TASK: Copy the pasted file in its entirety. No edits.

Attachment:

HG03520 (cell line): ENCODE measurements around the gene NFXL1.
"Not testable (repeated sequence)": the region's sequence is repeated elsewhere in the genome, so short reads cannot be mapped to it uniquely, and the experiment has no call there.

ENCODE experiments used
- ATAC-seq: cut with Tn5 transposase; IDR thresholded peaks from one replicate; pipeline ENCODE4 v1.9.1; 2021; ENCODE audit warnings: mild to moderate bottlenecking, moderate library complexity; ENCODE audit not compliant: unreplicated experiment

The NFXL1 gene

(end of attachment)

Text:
HG03520 (cell line): ENCODE measurements around the gene NFXL1.
"Not testable (repeated sequence)": the region's sequence is repeated elsewhere in the genome, so short reads cannot be mapped to it uniquely, and the experiment has no call there.

ENCODE experiments used
- ATAC-seq: cut with Tn5 transposase; IDR thresholded peaks from one replicate; pipeline ENCODE4 v1.9.1; 2021; ENCODE audit warnings: mild to moderate bottlenecking, moderate library complexity; ENCODE audit not compliant: unreplicated experiment

The NFXL1 gene